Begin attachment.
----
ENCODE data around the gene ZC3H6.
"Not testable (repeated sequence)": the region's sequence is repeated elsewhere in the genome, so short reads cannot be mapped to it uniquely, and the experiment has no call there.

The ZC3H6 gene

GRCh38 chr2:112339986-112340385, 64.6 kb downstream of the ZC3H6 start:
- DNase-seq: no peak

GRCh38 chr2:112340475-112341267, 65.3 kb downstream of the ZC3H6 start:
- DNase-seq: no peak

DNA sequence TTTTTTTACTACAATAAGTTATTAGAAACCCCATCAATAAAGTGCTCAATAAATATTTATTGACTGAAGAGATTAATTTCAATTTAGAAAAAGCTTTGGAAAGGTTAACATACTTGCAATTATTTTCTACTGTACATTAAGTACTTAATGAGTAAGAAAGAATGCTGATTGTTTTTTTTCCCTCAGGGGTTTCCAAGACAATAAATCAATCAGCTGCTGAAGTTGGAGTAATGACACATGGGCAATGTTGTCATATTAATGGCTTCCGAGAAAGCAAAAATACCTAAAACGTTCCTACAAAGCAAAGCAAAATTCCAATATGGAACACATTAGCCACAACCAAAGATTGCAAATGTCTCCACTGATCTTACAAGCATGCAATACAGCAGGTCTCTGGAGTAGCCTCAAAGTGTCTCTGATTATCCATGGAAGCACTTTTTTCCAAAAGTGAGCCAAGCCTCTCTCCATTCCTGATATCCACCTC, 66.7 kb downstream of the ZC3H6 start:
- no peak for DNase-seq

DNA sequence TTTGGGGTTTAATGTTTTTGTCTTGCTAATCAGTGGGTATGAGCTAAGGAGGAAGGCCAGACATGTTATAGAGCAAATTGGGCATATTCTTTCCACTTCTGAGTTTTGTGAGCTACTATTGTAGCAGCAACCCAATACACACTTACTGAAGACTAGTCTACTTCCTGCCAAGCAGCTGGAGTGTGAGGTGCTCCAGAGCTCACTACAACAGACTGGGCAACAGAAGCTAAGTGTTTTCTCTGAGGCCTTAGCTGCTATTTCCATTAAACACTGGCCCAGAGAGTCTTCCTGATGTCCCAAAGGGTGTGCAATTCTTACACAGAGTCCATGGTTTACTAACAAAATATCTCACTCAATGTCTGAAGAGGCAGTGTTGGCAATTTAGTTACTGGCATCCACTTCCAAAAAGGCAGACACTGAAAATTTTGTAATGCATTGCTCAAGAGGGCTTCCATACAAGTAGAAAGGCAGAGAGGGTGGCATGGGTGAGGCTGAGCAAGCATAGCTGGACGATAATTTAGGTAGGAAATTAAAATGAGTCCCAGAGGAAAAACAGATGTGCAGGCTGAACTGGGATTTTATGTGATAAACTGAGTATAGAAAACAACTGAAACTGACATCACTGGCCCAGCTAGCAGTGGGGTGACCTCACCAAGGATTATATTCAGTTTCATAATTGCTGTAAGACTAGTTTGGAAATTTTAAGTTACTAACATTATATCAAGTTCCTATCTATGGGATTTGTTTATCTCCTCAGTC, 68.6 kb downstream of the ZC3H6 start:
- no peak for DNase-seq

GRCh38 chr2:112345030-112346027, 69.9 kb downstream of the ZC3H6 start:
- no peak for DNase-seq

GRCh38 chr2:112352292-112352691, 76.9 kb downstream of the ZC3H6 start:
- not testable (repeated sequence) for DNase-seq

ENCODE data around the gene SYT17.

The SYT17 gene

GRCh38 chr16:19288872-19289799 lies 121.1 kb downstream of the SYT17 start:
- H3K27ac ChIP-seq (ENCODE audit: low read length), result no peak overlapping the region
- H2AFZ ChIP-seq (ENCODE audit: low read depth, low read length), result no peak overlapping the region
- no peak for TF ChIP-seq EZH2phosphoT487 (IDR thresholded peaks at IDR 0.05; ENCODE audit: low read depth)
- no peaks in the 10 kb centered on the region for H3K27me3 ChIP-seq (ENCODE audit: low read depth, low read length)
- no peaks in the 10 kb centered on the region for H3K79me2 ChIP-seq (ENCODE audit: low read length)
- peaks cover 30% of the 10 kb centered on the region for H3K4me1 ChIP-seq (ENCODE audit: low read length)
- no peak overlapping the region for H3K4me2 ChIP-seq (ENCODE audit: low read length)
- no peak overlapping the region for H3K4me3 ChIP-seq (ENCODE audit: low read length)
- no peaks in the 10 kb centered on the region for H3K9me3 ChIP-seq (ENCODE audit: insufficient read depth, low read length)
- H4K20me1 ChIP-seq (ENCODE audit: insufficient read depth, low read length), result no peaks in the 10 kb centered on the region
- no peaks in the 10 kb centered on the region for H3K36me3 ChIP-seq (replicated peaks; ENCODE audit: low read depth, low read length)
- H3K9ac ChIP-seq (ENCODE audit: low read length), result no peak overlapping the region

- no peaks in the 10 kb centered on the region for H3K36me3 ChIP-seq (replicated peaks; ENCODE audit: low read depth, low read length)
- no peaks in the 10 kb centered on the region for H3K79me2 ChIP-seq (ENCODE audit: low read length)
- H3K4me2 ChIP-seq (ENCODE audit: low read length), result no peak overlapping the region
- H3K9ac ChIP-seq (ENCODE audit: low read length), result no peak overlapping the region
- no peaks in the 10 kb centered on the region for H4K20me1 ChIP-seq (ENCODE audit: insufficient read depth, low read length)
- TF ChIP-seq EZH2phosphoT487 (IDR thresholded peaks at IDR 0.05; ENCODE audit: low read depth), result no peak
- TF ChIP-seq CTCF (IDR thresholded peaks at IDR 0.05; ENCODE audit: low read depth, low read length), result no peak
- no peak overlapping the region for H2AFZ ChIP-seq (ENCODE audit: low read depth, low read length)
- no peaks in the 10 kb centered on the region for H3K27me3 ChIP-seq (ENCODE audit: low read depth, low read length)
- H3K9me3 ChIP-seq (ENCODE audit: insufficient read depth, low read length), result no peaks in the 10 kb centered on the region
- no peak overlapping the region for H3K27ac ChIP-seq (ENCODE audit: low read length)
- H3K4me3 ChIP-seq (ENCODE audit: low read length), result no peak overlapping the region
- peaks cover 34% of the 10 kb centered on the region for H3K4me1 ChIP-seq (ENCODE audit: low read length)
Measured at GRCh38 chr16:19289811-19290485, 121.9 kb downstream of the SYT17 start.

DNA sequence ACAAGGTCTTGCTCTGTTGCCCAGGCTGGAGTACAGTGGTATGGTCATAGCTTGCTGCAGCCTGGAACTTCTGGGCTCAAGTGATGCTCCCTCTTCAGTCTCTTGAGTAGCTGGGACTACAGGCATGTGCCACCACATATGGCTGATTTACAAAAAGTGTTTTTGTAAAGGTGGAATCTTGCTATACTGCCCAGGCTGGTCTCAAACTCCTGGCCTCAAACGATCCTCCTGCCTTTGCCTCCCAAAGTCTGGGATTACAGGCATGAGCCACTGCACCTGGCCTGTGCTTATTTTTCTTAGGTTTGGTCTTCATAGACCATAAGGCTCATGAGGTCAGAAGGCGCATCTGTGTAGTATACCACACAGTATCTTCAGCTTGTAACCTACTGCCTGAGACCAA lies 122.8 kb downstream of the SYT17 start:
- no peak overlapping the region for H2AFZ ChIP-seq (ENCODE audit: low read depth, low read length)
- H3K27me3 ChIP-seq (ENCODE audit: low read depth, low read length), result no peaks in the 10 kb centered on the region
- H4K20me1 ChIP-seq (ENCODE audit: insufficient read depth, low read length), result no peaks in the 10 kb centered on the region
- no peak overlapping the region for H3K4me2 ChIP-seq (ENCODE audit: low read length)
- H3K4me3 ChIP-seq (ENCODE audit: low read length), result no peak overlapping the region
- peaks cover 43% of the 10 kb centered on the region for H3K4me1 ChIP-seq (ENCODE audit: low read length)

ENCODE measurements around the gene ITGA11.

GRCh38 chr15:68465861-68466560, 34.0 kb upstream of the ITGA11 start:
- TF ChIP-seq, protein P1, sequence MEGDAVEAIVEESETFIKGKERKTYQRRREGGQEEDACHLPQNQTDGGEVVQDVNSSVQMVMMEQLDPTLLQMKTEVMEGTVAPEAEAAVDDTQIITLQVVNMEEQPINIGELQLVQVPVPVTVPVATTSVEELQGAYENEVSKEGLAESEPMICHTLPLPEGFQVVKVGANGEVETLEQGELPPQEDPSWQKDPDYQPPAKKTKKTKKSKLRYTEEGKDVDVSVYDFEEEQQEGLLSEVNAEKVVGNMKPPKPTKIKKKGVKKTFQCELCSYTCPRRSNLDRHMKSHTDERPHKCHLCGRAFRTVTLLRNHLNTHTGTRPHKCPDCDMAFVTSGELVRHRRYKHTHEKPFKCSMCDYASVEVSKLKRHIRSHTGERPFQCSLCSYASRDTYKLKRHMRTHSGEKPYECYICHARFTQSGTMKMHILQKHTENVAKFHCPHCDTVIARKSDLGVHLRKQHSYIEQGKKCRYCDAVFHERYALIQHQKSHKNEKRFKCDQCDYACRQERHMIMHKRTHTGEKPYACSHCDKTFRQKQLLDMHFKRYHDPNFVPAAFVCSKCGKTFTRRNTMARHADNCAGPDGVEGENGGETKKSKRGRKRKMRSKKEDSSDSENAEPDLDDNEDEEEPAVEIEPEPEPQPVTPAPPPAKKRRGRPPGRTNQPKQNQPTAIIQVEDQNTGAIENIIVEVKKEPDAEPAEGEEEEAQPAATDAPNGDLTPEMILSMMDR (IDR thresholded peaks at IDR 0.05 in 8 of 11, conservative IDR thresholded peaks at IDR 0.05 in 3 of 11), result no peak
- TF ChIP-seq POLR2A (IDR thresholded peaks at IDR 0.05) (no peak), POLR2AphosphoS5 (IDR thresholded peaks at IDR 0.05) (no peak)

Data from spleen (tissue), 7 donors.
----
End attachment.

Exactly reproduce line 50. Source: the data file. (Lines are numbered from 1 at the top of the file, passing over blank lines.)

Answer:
- H3K4me3 ChIP-seq (ENCODE audit: low read length), result no peak overlapping the region